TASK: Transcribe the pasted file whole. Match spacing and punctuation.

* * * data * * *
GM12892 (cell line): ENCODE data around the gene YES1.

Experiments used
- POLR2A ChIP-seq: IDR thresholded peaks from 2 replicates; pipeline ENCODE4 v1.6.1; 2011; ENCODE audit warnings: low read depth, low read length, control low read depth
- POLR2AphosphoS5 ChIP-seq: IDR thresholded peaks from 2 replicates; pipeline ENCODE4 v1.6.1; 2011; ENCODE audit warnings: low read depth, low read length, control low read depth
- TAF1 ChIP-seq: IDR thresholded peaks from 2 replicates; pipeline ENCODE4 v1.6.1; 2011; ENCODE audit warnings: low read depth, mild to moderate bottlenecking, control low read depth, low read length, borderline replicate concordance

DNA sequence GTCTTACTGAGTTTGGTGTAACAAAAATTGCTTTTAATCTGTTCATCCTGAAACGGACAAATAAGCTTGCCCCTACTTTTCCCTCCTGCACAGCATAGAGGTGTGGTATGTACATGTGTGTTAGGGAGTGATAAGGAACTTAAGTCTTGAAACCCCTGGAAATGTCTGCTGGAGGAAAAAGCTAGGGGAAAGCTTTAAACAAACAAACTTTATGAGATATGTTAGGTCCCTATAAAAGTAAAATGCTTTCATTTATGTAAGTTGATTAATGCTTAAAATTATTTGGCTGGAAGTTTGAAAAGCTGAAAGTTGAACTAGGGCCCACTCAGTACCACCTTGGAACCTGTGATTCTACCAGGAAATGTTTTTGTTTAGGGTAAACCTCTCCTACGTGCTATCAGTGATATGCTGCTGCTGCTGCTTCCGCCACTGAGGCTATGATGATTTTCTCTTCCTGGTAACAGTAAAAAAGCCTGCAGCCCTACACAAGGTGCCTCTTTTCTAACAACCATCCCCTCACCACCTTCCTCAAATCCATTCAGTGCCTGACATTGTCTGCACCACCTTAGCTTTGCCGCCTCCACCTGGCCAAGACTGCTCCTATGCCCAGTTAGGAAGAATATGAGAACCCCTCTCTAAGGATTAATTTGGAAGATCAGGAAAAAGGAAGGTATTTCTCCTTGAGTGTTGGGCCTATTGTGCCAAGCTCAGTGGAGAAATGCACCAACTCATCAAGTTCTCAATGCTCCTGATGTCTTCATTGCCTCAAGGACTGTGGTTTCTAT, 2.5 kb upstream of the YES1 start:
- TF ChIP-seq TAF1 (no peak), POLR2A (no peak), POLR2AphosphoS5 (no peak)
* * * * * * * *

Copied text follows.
GM12892 (cell line): ENCODE data around the gene YES1.

Experiments used
- POLR2A ChIP-seq: IDR thresholded peaks from 2 replicates; pipeline ENCODE4 v1.6.1; 2011; ENCODE audit warnings: low read depth, low read length, control low read depth
- POLR2AphosphoS5 ChIP-seq: IDR thresholded peaks from 2 replicates; pipeline ENCODE4 v1.6.1; 2011; ENCODE audit warnings: low read depth, low read length, control low read depth
- TAF1 ChIP-seq: IDR thresholded peaks from 2 replicates; pipeline ENCODE4 v1.6.1; 2011; ENCODE audit warnings: low read depth, mild to moderate bottlenecking, control low read depth, low read length, borderline replicate concordance

DNA sequence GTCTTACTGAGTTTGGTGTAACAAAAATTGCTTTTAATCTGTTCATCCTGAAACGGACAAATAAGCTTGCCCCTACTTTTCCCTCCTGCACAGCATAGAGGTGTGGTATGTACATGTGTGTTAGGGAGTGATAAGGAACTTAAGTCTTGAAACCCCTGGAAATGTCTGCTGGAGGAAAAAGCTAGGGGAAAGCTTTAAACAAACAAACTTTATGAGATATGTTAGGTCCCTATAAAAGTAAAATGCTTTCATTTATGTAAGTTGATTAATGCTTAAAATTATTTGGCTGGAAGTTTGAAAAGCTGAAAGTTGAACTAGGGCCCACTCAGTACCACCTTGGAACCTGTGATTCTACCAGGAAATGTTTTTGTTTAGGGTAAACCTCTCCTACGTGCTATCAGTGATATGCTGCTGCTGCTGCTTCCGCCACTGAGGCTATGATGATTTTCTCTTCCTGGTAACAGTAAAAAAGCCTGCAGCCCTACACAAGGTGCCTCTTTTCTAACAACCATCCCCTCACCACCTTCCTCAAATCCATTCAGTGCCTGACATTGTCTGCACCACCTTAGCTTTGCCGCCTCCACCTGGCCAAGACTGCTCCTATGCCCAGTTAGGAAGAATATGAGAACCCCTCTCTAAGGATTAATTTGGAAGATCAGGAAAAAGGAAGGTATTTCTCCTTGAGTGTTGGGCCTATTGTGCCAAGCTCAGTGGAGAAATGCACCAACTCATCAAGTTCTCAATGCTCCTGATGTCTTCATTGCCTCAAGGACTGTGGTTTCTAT, 2.5 kb upstream of the YES1 start:
- TF ChIP-seq TAF1 (no peak), POLR2A (no peak), POLR2AphosphoS5 (no peak)